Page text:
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December 1932Volume 7, Number 9


By Edwin D. McKee, Park Naturalist

A SPECIMEN of nighthawk was collected in early July, 1932, just south of Grand Canyon village on the road to Williams. The specimen was identified by Dr. H. S. Oberhoiser as Chordeiles minor howelli. This is the first nighthawk from Grand Canyon to be definitely classified as to subspecies and differs from those recently collected around Flagstaff.

A lone Lewis's Woodpecker, Asyndesmus lewis was seen on a pinyon tree near Agave Flats, 2000 feet below the South Rim, on October 11, 1932. This is the first record of this species from Grand Canyon National Park since September, 1889, when Dr. C. Hart Merriam found it "tolerably common about spring on Tonto".

Large groups of White-throated Swift, Aeronautes s. saxatalis, were still flying about the upper parts of Grand Canyon in early October this year. They were in Hermit Basin on October 5th and near Yavapai Point on October 6th. This is nearly a month later than the latest date on which they are usually seen in the fall.


Migrating Shufeldt Juncos were first seen here (South-Rim) on October 8th this year; Cassin Purple Finches on October 25th. The great scarcity of the latter has been very noticeable.

Two bird records new to the Grand Canyon National Park have recently been established. While on a field trip with Dr. Alexander Wetmore of the U.S. National Museum on October 25th, the writer collected a specimen of Red-naped Sapsucker, Sphyrapicus varius nuchalis, near Hull Tank. On the following day a large hawk was seen above Indian Gardens which Dr. Wetmore identified as the Ferruginous Rough-legged Hawk, Buteo regalis. Both of these species had already been recorded from the Flagstaff region to the south, so were to be expected in the Grand Canyon area.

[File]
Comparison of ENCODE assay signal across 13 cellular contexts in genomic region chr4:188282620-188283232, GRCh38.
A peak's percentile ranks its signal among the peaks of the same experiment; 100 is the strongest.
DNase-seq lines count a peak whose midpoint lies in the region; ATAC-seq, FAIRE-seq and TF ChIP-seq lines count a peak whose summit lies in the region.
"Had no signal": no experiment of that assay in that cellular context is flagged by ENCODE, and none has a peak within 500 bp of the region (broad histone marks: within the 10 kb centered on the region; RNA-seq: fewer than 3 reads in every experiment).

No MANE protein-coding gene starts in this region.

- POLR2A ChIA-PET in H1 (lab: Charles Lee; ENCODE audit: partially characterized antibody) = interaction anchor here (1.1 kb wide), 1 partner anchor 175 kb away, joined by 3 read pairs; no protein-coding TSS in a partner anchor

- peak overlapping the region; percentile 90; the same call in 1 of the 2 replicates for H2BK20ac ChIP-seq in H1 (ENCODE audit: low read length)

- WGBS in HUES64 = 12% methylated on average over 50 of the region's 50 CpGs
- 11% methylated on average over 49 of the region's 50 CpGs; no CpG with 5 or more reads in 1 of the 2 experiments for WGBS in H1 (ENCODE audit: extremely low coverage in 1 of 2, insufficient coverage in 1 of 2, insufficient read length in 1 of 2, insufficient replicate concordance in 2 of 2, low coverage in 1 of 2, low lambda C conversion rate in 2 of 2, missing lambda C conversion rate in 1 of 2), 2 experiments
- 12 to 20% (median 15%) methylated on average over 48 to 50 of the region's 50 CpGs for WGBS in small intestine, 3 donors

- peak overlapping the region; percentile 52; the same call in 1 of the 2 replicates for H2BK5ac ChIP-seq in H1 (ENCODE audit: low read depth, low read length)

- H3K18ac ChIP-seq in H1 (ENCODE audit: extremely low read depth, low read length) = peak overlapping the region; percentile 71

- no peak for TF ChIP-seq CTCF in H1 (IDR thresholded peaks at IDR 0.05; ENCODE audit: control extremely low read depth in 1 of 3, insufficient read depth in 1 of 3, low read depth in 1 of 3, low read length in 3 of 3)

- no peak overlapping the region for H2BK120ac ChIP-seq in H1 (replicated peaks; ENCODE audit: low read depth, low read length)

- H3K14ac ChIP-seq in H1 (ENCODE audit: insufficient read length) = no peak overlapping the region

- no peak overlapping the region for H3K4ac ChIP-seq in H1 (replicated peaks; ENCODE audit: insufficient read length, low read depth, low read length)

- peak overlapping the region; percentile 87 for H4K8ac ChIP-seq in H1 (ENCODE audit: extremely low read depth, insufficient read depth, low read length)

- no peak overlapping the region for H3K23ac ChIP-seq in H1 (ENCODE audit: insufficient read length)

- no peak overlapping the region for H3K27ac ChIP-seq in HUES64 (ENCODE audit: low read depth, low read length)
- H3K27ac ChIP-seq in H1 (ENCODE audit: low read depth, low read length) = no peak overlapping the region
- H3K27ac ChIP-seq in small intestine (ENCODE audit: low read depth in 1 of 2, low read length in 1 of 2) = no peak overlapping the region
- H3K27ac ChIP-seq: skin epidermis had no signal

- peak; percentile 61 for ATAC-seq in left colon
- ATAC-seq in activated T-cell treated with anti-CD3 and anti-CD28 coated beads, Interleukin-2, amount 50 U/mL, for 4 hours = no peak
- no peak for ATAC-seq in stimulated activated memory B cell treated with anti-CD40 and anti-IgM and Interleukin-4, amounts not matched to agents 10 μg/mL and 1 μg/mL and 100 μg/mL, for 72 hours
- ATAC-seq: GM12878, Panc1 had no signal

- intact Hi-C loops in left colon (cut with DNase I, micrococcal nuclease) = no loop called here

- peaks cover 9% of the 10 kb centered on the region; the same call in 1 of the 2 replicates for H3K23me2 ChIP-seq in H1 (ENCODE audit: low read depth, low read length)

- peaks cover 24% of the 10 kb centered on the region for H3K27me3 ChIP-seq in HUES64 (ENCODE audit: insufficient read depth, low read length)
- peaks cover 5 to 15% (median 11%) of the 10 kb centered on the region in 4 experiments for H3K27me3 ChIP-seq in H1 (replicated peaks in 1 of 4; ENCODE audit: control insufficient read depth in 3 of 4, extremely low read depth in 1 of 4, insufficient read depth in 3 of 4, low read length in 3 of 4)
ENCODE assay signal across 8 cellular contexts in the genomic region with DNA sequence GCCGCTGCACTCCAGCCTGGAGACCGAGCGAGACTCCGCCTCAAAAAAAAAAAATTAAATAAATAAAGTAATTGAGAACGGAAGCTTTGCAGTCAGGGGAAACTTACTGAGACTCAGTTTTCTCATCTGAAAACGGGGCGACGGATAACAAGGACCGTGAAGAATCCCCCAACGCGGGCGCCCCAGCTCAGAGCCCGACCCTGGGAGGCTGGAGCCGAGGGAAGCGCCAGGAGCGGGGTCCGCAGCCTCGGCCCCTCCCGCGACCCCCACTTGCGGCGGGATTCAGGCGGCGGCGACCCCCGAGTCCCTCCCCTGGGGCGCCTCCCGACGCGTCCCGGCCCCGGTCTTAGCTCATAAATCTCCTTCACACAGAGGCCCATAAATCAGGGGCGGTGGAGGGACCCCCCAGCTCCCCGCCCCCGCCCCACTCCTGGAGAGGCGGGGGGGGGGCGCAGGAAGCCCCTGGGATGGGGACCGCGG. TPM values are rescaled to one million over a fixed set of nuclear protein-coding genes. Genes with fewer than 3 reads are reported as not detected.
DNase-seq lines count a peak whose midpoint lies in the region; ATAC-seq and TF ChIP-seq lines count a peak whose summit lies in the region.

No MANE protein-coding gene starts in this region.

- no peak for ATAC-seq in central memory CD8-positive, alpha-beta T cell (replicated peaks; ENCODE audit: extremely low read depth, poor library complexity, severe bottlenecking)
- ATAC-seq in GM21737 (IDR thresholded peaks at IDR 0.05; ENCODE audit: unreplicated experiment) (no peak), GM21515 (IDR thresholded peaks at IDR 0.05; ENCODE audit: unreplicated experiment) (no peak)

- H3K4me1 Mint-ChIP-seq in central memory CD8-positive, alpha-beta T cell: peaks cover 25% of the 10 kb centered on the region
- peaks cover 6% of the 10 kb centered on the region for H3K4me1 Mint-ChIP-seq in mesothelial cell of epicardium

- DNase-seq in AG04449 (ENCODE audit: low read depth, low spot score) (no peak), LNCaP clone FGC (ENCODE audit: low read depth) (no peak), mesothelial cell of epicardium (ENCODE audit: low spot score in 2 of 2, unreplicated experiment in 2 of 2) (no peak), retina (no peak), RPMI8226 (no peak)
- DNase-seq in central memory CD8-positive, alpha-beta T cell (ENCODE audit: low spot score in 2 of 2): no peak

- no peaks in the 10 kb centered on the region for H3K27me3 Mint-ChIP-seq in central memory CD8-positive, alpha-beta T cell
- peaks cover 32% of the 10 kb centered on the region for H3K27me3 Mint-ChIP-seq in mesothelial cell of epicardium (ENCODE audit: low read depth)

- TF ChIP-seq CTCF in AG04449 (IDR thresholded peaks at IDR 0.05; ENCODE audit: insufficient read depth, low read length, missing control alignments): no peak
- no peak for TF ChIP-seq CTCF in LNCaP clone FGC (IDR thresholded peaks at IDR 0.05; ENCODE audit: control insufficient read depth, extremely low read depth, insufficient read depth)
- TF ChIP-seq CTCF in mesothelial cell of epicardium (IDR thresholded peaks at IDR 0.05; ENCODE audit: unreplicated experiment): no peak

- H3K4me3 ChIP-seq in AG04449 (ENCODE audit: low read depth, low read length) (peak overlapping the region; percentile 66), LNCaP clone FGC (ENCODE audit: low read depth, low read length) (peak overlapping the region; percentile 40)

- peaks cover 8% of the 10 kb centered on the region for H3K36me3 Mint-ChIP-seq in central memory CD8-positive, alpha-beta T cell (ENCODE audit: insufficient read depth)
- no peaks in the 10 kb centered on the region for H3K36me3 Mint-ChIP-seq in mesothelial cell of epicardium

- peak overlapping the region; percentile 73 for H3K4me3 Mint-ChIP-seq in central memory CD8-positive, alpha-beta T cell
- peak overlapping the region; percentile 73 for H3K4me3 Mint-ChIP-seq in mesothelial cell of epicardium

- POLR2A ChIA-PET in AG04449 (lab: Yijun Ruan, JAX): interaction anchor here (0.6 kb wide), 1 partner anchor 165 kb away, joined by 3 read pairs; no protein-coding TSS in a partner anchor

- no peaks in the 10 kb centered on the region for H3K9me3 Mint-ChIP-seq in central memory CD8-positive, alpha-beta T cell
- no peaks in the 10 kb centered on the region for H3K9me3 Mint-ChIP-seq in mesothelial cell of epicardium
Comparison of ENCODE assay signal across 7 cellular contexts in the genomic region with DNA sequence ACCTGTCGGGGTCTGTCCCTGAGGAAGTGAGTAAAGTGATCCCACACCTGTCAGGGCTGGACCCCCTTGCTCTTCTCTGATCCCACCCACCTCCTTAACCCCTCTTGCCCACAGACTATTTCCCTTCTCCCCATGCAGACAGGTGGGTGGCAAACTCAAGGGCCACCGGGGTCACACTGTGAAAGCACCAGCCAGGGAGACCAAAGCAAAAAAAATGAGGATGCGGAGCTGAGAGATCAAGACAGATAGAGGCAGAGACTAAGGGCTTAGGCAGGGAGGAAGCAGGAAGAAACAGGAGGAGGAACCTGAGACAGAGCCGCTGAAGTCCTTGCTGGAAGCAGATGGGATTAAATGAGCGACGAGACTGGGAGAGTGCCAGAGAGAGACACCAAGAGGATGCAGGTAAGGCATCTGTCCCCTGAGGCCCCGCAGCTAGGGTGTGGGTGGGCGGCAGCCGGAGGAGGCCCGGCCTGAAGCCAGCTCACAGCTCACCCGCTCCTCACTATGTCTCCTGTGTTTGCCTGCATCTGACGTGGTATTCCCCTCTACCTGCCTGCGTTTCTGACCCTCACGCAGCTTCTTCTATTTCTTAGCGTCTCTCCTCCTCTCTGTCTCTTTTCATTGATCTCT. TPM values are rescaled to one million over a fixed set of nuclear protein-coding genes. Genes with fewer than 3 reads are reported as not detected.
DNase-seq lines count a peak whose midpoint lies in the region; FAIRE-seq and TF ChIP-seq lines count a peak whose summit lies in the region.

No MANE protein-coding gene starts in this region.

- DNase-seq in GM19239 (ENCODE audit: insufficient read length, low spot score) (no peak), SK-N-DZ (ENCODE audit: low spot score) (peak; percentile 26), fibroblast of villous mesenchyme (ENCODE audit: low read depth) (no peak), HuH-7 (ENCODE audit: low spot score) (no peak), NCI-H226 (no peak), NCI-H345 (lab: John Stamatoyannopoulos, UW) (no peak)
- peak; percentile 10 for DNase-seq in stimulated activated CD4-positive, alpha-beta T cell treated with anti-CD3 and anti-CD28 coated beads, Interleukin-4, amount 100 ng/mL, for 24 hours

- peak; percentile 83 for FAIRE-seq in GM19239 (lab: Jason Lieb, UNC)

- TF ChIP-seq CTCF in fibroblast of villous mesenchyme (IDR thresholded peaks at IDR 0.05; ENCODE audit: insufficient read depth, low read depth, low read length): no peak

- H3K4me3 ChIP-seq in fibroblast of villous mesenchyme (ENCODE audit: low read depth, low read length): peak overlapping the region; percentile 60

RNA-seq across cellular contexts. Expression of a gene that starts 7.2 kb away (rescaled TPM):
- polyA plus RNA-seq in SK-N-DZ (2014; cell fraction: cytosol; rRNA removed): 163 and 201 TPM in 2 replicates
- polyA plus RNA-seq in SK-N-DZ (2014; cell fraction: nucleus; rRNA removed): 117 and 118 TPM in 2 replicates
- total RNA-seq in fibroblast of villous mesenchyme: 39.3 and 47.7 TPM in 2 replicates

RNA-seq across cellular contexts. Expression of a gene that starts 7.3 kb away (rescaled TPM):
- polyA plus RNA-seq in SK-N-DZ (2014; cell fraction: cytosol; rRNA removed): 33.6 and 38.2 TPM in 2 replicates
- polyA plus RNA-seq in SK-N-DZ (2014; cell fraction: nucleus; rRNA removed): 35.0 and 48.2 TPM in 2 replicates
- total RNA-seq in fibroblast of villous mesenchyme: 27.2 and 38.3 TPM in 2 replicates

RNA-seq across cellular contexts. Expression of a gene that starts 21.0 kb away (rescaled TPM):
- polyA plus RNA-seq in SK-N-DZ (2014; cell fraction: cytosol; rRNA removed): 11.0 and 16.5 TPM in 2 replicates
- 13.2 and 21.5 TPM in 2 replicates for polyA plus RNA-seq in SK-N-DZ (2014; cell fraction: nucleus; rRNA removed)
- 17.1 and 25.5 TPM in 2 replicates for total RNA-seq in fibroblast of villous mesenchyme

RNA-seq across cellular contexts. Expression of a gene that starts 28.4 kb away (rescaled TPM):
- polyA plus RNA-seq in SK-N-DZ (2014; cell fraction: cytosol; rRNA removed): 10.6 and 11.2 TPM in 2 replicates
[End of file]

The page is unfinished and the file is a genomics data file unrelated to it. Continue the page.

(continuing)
Several records of extreme interest have been obtained by the writer during field work down in the canyon this fall. The Hooded Merganser, Lophodytes cucullatus, not previously recorded from the Grand Canyon or the plateau region to the south (1) was seen at the great bend of the Colorado River north of Desert View on October 29th. The striking white crest patch on the black fan of the drake's head was so apparent from the close approach that the writer was able to make, that there was no reason for doubt concerning the identification.

1. Jenks, Randolph, Ornithology of the Life Zones, Technical Bulletin No. 5.

On the following day the Northern Sage Sparrow, Amphispiza nevadensis nevadensis, and Baird's Wren, Thryomanes bewicki eremophilus, both recorded only comparatively few times in the region, were seen in Lava Canyon near the mouth of Chuar Creek.


A Horned Lark (subspecies could not be determined) near the Redwall, Kaibab Trail, on November 19th, and a Mallard Duck in Bright Angel Creek above Phantom Ranch on November 20th. are also interesting records.

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